The National Science Foundation has awarded the Oklahoma State Regents for Higher Education, OneNet and three Oklahoma universities $2.1 million in Campus Cyberinfrastructure (CC*) grants to expand networking and researching computing across the state.
The NSF’s CC* program invests in coordinated campus-level networking and cyberinfrastructure improvements, innovation, integration, and engineering for science applications and distributed research projects.
NSF awarded OSRHE and OneNet $942,263 to connect additional campuses to the OneOklahoma Friction Free Network, a 10 and 100 Gbps research network that provides higher education institutions with a dedicated route to internet and research networks that is much faster than traditional internet highways. The award will connect Murray State College and the College of the Muscogee Nation (CMN) to OFFN and upgrade connections for the Oklahoma State University Institute of Technology and Rogers State University, bringing the total number of campuses in OFFN to 21.
The project will make advanced cyberinfrastructure tools and services available to these institutions to support distance learning and a wide range of scientific disciplines, including cybersecurity, natural resources, manufacturing and agriculture.
This is the third grant NSF has awarded to OSRHE and OneNet for the expansion of the OFFN network, and the seventh grant for the OFFN network overall over almost a decade of steady expansion. Brian Burkhart will serve as principal investigator for OneNet. Mekko Tyner of CMN will serve as co-PI, along with OneNet team members Sky Pettett and April Goode.
In addition to OneNet and OSRHE’s grants, NSF has awarded three Oklahoma universities CC* awards to promote scientific computing at the campus level through investments to build campus capacity for computing clusters. The University of Oklahoma, Langston University and Oral Roberts University each received CC* awards, and each university has various plans for their awards that will enable these institutions to provide new computing capabilities.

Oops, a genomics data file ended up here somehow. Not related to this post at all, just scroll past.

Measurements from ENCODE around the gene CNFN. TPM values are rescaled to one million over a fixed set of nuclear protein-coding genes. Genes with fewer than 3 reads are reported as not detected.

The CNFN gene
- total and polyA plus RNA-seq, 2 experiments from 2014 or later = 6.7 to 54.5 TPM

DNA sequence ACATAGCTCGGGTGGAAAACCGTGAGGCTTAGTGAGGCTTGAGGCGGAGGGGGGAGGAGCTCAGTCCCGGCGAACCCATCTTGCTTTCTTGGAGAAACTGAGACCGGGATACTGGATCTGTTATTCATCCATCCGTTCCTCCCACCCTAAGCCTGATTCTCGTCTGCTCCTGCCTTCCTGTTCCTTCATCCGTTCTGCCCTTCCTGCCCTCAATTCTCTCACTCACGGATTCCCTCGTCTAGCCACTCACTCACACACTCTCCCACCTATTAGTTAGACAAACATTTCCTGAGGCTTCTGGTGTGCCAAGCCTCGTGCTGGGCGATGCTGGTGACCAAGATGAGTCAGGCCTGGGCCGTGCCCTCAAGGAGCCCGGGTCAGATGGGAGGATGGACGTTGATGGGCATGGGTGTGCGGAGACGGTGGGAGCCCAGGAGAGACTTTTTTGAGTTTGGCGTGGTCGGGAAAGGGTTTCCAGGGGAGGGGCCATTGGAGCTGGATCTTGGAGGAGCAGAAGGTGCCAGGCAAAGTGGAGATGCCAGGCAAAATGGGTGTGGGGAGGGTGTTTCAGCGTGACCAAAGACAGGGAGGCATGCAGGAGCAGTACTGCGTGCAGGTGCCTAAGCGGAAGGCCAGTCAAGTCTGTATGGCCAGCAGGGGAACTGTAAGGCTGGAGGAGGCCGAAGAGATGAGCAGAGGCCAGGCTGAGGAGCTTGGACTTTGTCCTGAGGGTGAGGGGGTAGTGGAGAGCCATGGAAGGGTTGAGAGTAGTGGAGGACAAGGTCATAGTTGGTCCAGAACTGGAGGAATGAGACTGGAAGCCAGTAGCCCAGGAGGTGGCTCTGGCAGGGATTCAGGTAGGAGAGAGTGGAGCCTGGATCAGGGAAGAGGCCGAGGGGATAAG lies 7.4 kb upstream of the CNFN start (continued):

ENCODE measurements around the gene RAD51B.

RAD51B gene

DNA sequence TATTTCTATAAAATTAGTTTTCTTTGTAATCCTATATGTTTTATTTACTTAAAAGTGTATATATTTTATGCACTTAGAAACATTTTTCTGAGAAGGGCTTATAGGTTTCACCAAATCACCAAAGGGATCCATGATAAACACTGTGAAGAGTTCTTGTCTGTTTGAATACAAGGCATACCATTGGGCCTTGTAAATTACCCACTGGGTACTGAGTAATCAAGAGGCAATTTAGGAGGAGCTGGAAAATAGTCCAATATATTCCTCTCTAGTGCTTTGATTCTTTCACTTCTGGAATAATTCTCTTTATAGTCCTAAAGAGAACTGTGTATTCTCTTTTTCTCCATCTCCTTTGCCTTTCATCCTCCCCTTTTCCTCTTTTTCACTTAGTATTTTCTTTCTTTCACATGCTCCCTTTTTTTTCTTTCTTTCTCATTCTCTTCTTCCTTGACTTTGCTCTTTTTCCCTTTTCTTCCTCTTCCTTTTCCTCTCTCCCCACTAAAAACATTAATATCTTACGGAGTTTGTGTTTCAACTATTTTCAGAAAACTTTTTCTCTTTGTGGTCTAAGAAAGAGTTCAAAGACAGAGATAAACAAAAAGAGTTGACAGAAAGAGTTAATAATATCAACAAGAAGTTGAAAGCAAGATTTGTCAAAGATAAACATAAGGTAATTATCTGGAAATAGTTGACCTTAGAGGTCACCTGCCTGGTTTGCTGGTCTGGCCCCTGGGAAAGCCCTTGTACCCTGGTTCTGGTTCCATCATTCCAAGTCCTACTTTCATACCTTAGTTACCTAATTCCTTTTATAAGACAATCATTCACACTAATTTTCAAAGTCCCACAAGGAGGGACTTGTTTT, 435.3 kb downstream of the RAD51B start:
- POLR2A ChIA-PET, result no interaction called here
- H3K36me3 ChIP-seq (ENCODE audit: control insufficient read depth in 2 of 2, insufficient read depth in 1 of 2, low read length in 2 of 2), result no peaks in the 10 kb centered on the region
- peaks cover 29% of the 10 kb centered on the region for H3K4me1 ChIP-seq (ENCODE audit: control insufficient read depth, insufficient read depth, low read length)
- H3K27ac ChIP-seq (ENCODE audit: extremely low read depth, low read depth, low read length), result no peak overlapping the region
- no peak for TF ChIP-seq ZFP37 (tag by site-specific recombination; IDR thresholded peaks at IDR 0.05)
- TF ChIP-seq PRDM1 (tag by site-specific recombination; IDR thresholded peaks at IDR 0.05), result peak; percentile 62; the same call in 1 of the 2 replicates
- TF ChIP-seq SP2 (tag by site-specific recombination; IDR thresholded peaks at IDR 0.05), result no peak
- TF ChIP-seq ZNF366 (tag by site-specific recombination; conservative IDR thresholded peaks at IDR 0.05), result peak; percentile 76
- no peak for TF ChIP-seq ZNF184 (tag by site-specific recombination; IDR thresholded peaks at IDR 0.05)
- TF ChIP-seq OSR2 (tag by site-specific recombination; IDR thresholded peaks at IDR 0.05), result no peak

These investments will serve computing-intensive and data-intensive research needs in a broad variety of topic areas, including:
- Ab initio physics simulation
- Applied mathematics and optimization
- Bioinformatics and genomics
- Brain imaging
- Cancer research
- Computational fluid dynamics
- Data science and analysis
- High-energy physics
- Mechanical engineering
- Medical imaging
- Mobile network design
- Molecular modeling
- Molecular spectroscopy
- Reservoir characterization
- Speech recognition
- Weather forecasting
- Wireless collaborative networking
These awards will support not only local research, but also the nationwide Open Science Grid, contributing a portion of this federally funded capacity to researchers across the United States.
OU received a $400,000 award, which the campus will utilize to acquire, deploy and maintain a large-scale artificial intelligence/machine learning computer system – the OneOklahoma Cyberinfrastructure Initiative Research Accelerator for Machine Learning. This computer system will consist of servers with Graphics Processing Unit cards that are designed for AI/ML calculations, to enable OU researchers – including undergraduates, graduate students, postdocs, staff and faculty – and non-commercial research institutions across Oklahoma to pursue AI/ML-based research and education. OU’s principal investigator for the project is Henry Neeman, with David Ebert, Andrew Fagg and Amy McGovern serving as co-PIs.
LU received a $399,262 award to acquire, extend and maintain a new cluster supercomputer to support GPU-enabled AI/ML and computing-intensive research, training and education across a wide range of disciplines on its campus. The new cluster, named “LION,” will be an upgrade to LU’s current supercomputer, Lucille, expanding its GPU capability. LION is a shared resource for LU researchers, as well as researchers across Oklahoma and beyond. The principal investigator for LU’s project is Franklin Fondjo Fotou, with Horst Severini and Abebaw Tadesse serving as co-PIs.
With its $399,382 award, ORU aims to distribute a GPU server partition called Eli in its data center. Eli will integrate with ORU’s campus supercomputer, Titan. Eli will address the GPU and storage needs of high-performance computing for research, research training and education on ORU’s campus and for other Oklahoma academic institutions. The principal investigator for ORU’s project is Stephen Wheat, with co-PIs Andrew Lang, Jan Woerner and Julianna Goelzer.
As a valued partner, NSF has a long history of funding cyberinfrastructure, both networking and research computing, in the state of Oklahoma. These investments spur scientific discovery and innovation for campus research and education initiatives at colleges and universities in all areas of the state.